I won't take it personally, but the links I put on my page seem to fold after a bit. I suppose everything folds after a bit, but it saddens me since (obviously) I think enough of the links that I am putting up that I, you know, point them out to other folks. First was The Absorbascon, a well-written blog from a comic store owner in DC. Over the fall he decided to close the store down and he took the blog down with him. And then this morning, I took my regular Thursday stroll over to Comic Book Resources to read Steven Grant's always-excellent Permanent Damage. And he announced he was overwhelmed with his writing tasks and so had to drop something, the loser being his weekly column.
What originally attracted me to his column was a long-term insider's viewpoint of the latest comic news. Grant's perspective on news and ideas in the comics world were fresh, ironically, because they were not from the newest voice in comics but based on the experience of someone who had seen every new thing for decades. His ability to put comics issues in historic context was powerful stuff, and abetted by critical insight into pop culture in general, his columns never failed to entertain, if not inform. He had nothing to sell and had no desire to become friends with the people he talked about, so there was no agenda in his commentary but to bluntly tell it as he saw it. In some ways, he was the grand old man of comics—the patriarchal figure I looked to in order to gain a different perspective—and always a voice of reason.
And if it was a slow comics week, Grant's column usually included a short recap of other news and his commentary on it as well. Grant applied the same sort of insight, applying reason and experience to point out the patterns of the most important economic and political news of the day. Yes, it was a bizarre mix—comics and politics—but it worked, mostly because Grant used the same voice and process for both, giving them same attention and respect. It was, very much, like sitting down to breakfast with an uncle and discussing current events (I'm pretty sure Grant would hate that analogy). Somehow it even felt Socratic though there was no way there could be a dialog. And while I did not always agree with his positions, I did learn something from the differences.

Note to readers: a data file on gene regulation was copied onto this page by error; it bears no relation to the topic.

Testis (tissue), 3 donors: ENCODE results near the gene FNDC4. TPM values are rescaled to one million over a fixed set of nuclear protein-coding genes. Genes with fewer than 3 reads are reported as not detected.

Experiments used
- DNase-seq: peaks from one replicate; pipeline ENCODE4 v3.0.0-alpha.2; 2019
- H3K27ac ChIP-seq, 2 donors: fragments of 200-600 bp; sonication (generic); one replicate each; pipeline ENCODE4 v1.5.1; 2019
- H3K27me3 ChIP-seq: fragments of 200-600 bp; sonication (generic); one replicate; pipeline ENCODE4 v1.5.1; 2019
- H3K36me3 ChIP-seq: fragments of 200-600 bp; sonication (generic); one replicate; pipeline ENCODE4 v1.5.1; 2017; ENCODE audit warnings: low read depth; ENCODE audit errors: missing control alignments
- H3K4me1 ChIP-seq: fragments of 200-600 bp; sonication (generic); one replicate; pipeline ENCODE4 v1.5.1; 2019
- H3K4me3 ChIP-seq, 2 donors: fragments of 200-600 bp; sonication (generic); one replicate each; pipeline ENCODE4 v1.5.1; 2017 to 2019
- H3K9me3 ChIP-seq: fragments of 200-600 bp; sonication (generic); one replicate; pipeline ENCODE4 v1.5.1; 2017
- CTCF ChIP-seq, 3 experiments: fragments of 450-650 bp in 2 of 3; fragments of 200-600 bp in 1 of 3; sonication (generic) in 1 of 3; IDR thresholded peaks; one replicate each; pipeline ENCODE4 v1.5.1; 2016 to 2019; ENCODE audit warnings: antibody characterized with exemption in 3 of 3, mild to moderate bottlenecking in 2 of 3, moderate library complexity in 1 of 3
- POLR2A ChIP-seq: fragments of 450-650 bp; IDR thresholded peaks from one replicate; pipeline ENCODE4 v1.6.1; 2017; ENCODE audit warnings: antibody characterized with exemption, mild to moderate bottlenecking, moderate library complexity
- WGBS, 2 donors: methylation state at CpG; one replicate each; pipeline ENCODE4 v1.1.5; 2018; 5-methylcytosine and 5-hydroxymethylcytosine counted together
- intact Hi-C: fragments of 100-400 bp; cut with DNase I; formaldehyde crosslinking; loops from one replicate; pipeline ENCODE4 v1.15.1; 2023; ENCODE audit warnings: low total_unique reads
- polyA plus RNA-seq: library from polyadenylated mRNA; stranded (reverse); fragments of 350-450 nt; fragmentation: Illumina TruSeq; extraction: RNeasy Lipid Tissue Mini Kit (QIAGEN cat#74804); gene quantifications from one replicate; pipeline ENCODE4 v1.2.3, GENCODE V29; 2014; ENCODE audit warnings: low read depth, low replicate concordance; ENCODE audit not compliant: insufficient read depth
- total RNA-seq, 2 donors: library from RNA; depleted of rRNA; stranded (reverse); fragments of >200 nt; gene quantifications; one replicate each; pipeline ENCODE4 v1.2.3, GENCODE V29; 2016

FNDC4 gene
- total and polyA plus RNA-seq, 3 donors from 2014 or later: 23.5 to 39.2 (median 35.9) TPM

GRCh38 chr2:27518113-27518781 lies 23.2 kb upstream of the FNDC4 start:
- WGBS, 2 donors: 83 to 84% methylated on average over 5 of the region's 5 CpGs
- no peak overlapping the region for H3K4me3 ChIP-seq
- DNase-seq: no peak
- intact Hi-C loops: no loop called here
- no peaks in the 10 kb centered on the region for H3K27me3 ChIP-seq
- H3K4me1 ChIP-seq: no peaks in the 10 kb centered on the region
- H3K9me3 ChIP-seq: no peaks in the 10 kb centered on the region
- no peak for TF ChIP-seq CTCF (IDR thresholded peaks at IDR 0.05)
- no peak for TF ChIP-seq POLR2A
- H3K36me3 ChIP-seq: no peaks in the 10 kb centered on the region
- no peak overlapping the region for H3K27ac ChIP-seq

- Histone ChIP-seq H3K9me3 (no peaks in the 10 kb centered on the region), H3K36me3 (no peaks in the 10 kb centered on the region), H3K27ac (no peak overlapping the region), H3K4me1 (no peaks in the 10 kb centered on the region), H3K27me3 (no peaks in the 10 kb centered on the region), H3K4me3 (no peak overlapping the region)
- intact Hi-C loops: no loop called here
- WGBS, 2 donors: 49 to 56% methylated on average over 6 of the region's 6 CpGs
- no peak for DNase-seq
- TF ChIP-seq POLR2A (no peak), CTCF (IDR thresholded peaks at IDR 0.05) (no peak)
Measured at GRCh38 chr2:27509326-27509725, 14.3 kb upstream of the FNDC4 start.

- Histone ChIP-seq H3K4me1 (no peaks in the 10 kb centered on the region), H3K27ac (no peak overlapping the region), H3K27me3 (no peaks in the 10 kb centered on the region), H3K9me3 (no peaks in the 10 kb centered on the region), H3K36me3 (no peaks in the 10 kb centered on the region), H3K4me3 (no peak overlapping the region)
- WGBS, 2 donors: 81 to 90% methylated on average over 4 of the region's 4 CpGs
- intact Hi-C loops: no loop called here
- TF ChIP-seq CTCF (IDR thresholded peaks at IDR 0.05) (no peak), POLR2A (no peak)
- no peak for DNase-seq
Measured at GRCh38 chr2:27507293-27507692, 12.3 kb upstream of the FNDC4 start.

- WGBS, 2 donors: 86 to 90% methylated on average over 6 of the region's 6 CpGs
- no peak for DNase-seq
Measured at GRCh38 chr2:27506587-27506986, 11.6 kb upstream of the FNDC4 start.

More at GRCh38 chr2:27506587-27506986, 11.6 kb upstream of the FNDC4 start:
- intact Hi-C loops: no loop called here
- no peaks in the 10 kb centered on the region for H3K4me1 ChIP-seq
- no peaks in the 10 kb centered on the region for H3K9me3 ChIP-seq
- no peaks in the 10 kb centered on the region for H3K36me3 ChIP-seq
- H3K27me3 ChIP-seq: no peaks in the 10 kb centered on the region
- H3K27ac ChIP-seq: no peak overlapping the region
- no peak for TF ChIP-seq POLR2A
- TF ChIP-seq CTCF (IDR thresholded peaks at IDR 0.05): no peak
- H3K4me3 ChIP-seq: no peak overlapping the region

I'm not sure anyone could ask for a better review.
So I'll miss Permanent Damage, and I seriously doubt there is any voice out there that will come close to the kinds of insights it offered. If anyone has suggestions, I'll gladly try them out.
And if you should happen to see I have linked your web site over there in the left navigation, it really is intended to be a compliment and not the virtual kiss of internet death.